- The earlier appearance of this Comrades of the Great War float outside the rival DS&S club in Park Street had produced the first Peace Day booing, according to the Luton Reporter.
[From The Luton Reporter: Tuesday, July 22nd, 1919]
Tragedy is the only word which will adequately describe Luton's Peace Celebrations – and what a tragedy too! Saturday was a day memorable enough in all conscience. In fact July 19th, 1919, is a date that will be talked of as long as the present generation lasts, and will never fade from the records of local history – but its memorable character was so utterly the reverse of the great day which will live in the memory of folks in other parts of the country that one would it were possible to put back the clock just 24 hours and draw a veil over the regrettable happenings that have had such a disastrous effect on the properties and amenities.
The atmosphere prevailing in the town was a veritable mockery of the word 'peace'. While the nation as a whole was giving itself up to rejoicings, we in Luton were troubled by fears and alarums, and, unhappily, what was rather airily viewed in some quarters as the creation of hyper-sensitive imaginations only too surely realised in a demonstration of ruthless destruction and vicious attacks on the forces of law and order that stand out unique in the district since the times of civil war.
The great bulk of the population had their peace rejoicings, it is true, and enjoyed them in spite of the depressing influences of wet weather, but, while they rejoiced, others harboured feelings of revenge and allowed violent passions to so excite and take possession of their whole being that the town has entered upon an era of peace with half its police force on the sick list, many firemen worn out and nursing serious injuries, and the military in control of a borough left with a ruthlessly ruined and gutted Town Hall as a peace monument that bears some sort of resemblance to the monuments left by the Germans as war relics on the field of France and Flanders.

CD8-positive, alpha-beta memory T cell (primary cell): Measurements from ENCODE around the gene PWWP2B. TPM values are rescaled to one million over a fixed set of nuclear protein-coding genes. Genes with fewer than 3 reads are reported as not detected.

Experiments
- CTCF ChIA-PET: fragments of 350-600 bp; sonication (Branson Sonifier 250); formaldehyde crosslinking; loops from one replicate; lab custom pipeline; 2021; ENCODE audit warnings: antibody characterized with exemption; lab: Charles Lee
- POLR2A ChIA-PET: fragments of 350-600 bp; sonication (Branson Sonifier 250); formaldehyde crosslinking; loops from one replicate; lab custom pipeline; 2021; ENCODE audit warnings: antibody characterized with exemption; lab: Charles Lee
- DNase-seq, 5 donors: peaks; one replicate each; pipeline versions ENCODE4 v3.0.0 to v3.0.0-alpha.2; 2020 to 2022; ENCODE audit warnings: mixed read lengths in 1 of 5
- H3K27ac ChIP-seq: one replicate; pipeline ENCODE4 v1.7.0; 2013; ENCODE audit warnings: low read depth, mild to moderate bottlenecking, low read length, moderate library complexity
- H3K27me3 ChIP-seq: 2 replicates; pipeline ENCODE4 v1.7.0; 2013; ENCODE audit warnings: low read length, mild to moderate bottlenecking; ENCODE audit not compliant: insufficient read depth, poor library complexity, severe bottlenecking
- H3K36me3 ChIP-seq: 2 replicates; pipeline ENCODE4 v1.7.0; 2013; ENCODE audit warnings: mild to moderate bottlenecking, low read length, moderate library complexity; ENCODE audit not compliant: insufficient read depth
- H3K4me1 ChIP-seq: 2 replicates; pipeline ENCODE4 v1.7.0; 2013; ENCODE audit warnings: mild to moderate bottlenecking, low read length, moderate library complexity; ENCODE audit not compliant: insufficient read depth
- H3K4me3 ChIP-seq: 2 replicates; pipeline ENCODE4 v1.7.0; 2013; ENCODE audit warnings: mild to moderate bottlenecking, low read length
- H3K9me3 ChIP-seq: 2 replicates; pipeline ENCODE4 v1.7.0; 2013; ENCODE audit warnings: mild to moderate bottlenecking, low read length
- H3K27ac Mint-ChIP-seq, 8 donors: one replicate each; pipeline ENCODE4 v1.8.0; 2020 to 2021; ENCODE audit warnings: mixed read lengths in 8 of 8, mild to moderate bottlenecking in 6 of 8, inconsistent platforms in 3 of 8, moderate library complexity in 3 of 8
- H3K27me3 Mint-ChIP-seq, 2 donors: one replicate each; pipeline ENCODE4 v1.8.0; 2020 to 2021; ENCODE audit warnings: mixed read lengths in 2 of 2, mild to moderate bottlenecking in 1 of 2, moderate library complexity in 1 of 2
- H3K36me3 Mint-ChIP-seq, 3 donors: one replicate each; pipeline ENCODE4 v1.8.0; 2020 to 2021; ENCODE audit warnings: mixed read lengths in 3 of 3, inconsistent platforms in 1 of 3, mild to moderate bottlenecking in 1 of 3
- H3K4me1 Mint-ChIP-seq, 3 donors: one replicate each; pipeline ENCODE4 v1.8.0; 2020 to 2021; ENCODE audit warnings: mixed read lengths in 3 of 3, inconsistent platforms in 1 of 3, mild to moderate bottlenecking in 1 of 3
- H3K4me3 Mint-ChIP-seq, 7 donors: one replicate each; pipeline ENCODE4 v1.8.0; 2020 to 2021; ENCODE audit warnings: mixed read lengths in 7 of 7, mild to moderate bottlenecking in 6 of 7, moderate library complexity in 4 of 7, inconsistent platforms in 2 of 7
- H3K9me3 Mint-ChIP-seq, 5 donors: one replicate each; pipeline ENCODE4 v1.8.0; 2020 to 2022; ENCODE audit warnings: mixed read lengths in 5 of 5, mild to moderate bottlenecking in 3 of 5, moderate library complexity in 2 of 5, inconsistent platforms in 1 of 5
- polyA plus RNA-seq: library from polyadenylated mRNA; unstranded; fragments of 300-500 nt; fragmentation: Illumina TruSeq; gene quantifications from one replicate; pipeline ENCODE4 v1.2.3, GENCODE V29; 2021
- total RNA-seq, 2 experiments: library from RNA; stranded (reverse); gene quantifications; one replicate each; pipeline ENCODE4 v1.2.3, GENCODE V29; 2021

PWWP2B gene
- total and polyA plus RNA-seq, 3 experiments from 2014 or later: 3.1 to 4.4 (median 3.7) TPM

It is terrible to reflect upon, and so from reflections we will pass on to facts, as far as it is possible to convey an idea of such sensational happenings in cold print.
The orgy of violence first came into evidence immediately after the really imposing and well-represented procession of peace and victory had passed the Town Hall on its way from Luton Hoo Park to Wardown Park. Up to the point of reaching the Town Hall the procession had evoked only one sentiment, that of appreciative admiration.
The thickly-lined crowds lined on either side of the passage of route were models of orderliness and gave expression to unfeigned enthusiasm in the cheers with which they greeted the various units, the solitary exception being a hostile and rather ill-mannered shout, coupled with some little booing as the members of the Comrades of the Great War organisation passed the rival club [that of the Luton and District Discharged Sailors and Soldiers Association] in Park Street. This attitude towards the procession and those taking part in it was consistently maintained right along to Wardown Park, but at the Town Hall something happened to arouse other feelings among a section of the onlookers.